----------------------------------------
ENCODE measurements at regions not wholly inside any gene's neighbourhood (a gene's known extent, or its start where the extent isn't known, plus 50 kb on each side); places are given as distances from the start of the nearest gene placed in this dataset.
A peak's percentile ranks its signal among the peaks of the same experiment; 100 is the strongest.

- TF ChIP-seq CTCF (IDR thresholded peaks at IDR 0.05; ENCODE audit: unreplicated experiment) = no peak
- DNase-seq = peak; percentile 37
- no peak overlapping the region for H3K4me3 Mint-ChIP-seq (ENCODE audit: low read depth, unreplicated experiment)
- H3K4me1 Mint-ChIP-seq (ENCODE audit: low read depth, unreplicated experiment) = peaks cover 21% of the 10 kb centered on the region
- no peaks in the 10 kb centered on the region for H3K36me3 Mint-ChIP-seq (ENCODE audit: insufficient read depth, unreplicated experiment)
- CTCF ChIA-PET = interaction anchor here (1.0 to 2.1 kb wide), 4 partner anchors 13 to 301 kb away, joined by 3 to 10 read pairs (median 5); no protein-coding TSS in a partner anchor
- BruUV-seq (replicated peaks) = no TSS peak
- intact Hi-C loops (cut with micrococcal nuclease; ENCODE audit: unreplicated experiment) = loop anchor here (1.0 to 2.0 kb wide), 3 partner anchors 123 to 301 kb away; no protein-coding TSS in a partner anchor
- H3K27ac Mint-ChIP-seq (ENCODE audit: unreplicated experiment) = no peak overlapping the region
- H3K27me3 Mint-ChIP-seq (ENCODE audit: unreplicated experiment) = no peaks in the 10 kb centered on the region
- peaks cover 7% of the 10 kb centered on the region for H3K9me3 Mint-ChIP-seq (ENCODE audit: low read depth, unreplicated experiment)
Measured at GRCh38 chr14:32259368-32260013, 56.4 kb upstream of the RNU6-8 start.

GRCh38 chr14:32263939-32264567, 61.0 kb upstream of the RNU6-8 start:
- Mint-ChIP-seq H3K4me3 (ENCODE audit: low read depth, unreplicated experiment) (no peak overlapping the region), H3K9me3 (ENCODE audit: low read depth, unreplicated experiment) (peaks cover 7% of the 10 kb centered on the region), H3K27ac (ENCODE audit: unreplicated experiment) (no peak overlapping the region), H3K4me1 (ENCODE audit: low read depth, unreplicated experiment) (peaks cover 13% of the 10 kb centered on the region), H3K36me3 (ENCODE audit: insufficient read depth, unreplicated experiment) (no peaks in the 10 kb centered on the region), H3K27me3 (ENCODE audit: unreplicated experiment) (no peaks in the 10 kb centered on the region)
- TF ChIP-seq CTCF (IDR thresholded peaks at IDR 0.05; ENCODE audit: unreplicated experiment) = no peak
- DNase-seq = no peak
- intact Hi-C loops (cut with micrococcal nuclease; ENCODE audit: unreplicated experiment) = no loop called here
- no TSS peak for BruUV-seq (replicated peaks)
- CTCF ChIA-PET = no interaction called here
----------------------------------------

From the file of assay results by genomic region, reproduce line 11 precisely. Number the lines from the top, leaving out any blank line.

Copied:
- H3K27ac Mint-ChIP-seq (ENCODE audit: unreplicated experiment) = no peak overlapping the region